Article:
According to the study, income per month for persons with disabilities in the sample shrank by 50% from $2 160 (US$43) per month pre-Covid-19 to $1 080 (US$13) per month during the Covid-19 period.

This is against a poverty datum line of $17 957 (US$219) per month for a family of five.

Zhou’s wife is worried about her children and conceded they were not having enough food, except the maize porridge they eat, especially in the morning.

“These children hardly have food to eat. Sometimes we give them porridge in the morning and the food lacks important vitamins and minerals, which might cause malnutrition,” she said.

Globally in 2020, 149 million children under five were estimated to be stunted (too short for age), 45 million were estimated to be wasted (too thin for height), and 38.9 million were overweight or obese.

Around 45% of deaths among children under five years of age are linked to undernutrition.

These mostly occur in low- and middle-income countries. At the same time, in these same countries, rates of childhood overweight and obesity are rising.

Chitungwiza health services director Tonderai Kasu said the council was working in collaboration with the Health and Child Care ministry, Unicef and Mavambo Orphan Care in implementing various nutritional programmes in the town.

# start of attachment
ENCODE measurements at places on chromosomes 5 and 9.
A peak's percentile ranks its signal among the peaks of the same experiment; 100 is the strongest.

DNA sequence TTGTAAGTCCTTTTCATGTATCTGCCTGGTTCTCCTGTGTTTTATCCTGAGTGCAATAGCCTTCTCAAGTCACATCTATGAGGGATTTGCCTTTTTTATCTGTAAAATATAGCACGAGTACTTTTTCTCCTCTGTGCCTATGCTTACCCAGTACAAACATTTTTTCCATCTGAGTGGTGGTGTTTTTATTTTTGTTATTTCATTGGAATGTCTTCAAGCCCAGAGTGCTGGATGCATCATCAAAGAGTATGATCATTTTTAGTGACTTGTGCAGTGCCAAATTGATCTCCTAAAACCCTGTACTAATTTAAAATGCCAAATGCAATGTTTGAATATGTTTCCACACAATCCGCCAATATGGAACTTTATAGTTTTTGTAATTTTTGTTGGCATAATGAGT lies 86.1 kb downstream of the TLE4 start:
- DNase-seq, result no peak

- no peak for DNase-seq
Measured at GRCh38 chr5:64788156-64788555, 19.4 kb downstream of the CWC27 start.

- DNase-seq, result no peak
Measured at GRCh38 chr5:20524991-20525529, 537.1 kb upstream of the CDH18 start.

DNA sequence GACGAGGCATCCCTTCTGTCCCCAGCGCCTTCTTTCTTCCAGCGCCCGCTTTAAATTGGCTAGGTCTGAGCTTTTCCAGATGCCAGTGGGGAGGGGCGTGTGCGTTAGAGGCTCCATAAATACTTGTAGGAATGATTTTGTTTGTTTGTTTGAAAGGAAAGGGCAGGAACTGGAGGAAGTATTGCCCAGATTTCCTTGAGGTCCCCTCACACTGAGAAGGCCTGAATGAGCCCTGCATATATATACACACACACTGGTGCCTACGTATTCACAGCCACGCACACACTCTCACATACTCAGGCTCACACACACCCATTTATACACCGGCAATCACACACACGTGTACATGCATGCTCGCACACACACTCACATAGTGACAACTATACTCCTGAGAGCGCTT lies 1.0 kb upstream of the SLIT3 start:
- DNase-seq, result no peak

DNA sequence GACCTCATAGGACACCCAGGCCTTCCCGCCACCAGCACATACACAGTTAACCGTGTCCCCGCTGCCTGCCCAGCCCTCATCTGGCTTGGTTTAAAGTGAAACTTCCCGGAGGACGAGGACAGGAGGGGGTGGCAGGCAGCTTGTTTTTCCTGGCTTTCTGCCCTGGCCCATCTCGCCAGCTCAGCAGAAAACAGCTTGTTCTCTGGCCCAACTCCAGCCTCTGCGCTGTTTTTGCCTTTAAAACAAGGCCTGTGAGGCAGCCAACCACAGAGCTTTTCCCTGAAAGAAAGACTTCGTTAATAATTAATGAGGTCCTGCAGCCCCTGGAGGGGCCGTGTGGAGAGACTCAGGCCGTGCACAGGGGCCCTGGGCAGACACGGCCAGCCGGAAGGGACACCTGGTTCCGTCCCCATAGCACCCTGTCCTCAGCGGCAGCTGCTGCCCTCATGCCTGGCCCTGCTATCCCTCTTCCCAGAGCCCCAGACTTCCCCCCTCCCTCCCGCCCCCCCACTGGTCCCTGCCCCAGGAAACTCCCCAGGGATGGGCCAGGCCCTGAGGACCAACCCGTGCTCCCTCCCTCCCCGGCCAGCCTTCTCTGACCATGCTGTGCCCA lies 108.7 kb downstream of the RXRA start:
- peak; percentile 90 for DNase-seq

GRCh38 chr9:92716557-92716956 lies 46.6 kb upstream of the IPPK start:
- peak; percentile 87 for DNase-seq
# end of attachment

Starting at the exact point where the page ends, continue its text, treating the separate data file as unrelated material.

“Chitungwiza Municipality’s health department with support from Unicef and the ministry of Health has conducted training workshops targeting health workers on management of acute malnutrition, WHO growth standards and active screening,” Kasu said.

“The workshops are aimed at improving the knowledge and skills of health workers in offering nutrition services in our facilities and the community at large.

“Our community health workers conduct scheduled door-to-door visits in the community and conduct household health education sessions on infant and young child feeding, including active screening of malnutrition and defaulter tracking of children that would have missed Vitamin A supplementation and growth monitoring visits.”

Kasu said the local authority was also providing Vitamin A supplementation to children aged between six and 59 months at council health facilities that offer immunisation services.

“For severe acute malnutrition, council has a referral link with Chitungwiza Central Hospital where patients are provided with the next level of care,” he said.

“Chitungwiza council’s health department in collaboration with Mavambo Trust is providing emergency food relief to orphans and vulnerable children whose vulnerability status has been worsened by Covid-19.

“The beneficiaries are receiving corn soya blend and bars of soap to promote handwashing and prevent Covid-19.”

The African Development Bank, the Aliko Dangote Foundation and Big Win Philanthropy on Wednesday renewed their commitment to end child stunting and other forms of malnutrition through the Banking on Nutrition Partnership.

“The bank is relentless in pursuing bold targets to unlock Africa’s human and economic potential.

“It is our aim to inspire other actors to recognise nutrition as central to that agenda,” said Beth Dunford, vice-president, agriculture, human and social development complex, African Development Bank.